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Mutation in ‘junk DNA’ behind several deadly cancers

A single typo in the “dark matter” of the genome drives multiple types of cancer.


Key Takeaways
  • Only about 2 percent of the human genome codes for proteins; the rest is called noncoding DNA.
  • We used to think this portion of the genome served almost no purpose. Now, however, we have learned that it performs several important biological functions, though much of it is still unknown. This lack of insight is why it’s sometimes referred to as the “dark matter” of the human genome.
  • In two studies, researchers from Ontario discovered a mutation in this genetic dark matter that changes how gene products are spliced, potentially resulting in several different kinds of cancer.

The human genome contains over 3 billion base pairs, combining together to form at least 20,000 genes. And yet, we tend to focus most of our attentions on just 2 percent of the genome. This is a fairly reasonable thing to do — this two percent is responsible for nearly all of the daily activity in our bodies. It’s the portion of the genome made up of what is known as coding DNA, so-called because it codes for proteins. In the body, proteins perform most of the work, like functioning as enzymes, serving as antibodies, or providing structure and support. On the larger scale, they make up the structure of the body’s organs and tissues and allow the body to move.

But another 98 percent of the genome doesn’t encode for these critical ingredients to life. It’s often referred to as noncoding DNA. We used to think this DNA was completely useless, which explains its earlier name, “junk DNA.” Now, we know that although it doesn’t code for proteins, it can play a crucial role in regulating the various processes of life.

There is, however, still a lot that we do not understand about noncoding DNA, so it is sometimes referred to by a third name: the “dark matter” of the human genome.

A single typo leading to “hundreds of mutant proteins”

In two recentstudies, Ontario-based researchers discovered a mutation within this genomic dark matter that was responsible for causing a wide variety of cancers. “By carefully analyzing these regions,” said Dr. Lincoln Stein, co-lead to both of the studies, “we have discovered a change in one letter of the DNA code that can drive multiple types of cancer. In turn, we’ve found a new cancer mechanism that we can target to tackle the disease.”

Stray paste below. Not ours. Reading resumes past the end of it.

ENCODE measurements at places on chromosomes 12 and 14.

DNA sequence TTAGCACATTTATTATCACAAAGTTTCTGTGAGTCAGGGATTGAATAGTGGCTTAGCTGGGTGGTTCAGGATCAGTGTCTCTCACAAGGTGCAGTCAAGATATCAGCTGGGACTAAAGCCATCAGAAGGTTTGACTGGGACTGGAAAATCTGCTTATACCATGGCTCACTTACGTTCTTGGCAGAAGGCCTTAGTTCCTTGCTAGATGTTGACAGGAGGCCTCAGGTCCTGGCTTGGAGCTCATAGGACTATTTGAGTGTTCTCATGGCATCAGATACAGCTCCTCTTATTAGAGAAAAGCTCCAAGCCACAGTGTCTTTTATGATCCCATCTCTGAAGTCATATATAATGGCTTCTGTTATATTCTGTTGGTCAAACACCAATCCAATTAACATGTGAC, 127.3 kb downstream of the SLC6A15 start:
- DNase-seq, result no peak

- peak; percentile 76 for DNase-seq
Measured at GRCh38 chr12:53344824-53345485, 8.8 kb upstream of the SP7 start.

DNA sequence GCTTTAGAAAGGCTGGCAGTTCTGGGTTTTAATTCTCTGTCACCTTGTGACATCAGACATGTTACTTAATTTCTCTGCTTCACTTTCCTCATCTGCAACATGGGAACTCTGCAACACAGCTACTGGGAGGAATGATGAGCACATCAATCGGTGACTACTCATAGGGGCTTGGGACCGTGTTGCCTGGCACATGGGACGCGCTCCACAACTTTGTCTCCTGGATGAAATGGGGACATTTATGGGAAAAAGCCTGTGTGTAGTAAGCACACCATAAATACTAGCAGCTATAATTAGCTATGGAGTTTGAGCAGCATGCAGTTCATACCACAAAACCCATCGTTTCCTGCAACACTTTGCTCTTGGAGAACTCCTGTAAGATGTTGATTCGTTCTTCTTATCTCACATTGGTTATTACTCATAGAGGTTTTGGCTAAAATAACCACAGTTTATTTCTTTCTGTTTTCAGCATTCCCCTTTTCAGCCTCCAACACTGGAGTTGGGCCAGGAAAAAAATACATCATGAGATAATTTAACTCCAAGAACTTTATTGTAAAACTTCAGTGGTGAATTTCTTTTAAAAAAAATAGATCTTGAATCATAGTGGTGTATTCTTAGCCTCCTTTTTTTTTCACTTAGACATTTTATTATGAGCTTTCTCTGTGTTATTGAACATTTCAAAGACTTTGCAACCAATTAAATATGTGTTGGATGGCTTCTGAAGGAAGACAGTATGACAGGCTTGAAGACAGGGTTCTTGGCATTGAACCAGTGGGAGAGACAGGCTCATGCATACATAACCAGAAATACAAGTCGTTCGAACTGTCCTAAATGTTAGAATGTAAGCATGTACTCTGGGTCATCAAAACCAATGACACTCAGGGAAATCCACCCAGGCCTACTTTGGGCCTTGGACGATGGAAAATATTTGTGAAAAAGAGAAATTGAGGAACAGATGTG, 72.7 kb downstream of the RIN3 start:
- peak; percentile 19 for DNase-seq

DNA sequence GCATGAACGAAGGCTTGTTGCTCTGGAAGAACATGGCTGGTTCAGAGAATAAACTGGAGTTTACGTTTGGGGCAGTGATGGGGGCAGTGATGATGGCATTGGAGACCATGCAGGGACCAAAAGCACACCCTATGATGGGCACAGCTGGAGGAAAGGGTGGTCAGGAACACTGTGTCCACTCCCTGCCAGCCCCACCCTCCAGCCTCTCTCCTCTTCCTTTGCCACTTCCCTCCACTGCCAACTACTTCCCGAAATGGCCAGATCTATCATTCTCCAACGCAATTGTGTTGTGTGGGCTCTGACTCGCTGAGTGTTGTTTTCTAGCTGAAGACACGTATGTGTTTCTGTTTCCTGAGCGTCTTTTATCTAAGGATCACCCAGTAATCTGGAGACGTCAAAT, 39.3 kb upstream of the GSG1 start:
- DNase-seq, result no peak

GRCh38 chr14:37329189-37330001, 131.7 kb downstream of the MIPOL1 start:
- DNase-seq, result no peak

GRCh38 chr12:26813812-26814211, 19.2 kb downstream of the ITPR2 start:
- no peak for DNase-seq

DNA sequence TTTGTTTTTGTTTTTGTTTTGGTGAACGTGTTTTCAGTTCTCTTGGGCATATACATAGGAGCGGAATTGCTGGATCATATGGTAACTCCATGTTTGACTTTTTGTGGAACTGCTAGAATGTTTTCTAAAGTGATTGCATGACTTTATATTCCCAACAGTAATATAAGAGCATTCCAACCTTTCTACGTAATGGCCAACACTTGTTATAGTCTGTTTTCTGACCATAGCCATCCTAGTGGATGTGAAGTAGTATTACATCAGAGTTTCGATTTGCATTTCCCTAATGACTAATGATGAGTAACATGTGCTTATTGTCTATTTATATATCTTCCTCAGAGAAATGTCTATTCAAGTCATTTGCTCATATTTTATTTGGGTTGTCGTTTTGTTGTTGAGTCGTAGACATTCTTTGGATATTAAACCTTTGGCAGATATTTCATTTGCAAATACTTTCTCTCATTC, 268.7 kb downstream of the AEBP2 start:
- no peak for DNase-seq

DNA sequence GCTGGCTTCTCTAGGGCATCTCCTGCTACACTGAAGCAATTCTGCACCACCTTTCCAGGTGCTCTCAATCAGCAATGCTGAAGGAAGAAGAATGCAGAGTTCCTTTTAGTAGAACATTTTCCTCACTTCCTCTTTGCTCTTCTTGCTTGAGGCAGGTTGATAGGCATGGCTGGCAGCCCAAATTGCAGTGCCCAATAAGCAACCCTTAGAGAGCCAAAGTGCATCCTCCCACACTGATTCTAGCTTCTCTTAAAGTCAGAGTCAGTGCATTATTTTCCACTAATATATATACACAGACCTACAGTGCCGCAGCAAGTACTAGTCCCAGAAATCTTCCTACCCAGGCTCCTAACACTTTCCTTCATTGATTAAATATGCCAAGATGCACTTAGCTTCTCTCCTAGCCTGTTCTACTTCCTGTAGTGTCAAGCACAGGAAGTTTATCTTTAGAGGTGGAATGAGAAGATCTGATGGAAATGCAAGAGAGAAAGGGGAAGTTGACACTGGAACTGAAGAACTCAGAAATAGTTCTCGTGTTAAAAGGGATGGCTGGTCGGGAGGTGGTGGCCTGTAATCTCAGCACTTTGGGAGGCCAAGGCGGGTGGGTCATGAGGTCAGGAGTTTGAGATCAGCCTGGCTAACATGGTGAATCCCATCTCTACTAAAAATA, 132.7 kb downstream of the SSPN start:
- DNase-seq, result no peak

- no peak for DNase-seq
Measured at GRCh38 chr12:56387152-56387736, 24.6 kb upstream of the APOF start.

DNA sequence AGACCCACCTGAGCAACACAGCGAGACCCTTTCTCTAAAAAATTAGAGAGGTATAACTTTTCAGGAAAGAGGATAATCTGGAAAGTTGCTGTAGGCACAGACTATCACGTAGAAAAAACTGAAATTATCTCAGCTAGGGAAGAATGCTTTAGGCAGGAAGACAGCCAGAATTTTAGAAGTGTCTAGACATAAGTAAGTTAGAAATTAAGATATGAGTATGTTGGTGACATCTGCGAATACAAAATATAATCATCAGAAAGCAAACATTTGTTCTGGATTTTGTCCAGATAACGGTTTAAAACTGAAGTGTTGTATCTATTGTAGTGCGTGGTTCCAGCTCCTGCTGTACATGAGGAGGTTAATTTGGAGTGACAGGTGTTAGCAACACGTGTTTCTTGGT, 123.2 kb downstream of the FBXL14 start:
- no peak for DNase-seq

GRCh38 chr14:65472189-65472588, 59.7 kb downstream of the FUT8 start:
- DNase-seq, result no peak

“We’ve found that with one ‘typo’ in the DNA code, the resultant cancers have hundreds of mutant proteins that we might be able to target using currently available immunotherapies,” added Dr. Michael Taylor, the other study lead.

This typo was located on the U1 gene. This gene does not code for a protein, and thus counts among the genome’s noncoding DNA. This is unusual, since nearly every mutation that causes cancer exists in the coding portion of DNA. That’s why Stein was skeptical when Taylor brought him data that implicated the U1 mutation in brain cancers. “I didn’t believe it for a second that this was a real finding,” said Stein. “I thought it was an instrumentation error. But I thought it was interesting enough to try to either confirm or disprove.”

New cancer-driving mutation discovered in the “dark matter” of the cancer genome

But after conducting an analysis of nearly 3,000 other genomes, the researchers discovered that the same mutation was showing up in a wide variety of cancers. While U1 doesn’t code for proteins, it does code for the U1 small nuclear RNA (U1 snRNA). This forms part of what’s known as the spliceosome. The spliceosome functions as a kind of processing plant for gene products called messenger RNA (mRNA), which carry the genetic blueprints needed to build proteins.

U1 snRNA binds to these products, indicating where they need to be “spliced,” or where they carry unnecessary information that should be cut off. However, the mutation these researchers identified changes where U1 snRNA binds to these gene products. In turn, this changes how numerous genes are transcribed, many of which can result in cancer.

While by itself this serves an exciting discovery that may help us identify new ways to treat cancers, it also underscores just how little we really understand about the most fundamental parts of our bodies. In the past, we thought that most noncoding DNA was completely useless. Instead, it was hiding part of the answer to what was the cause of numerous cancers.


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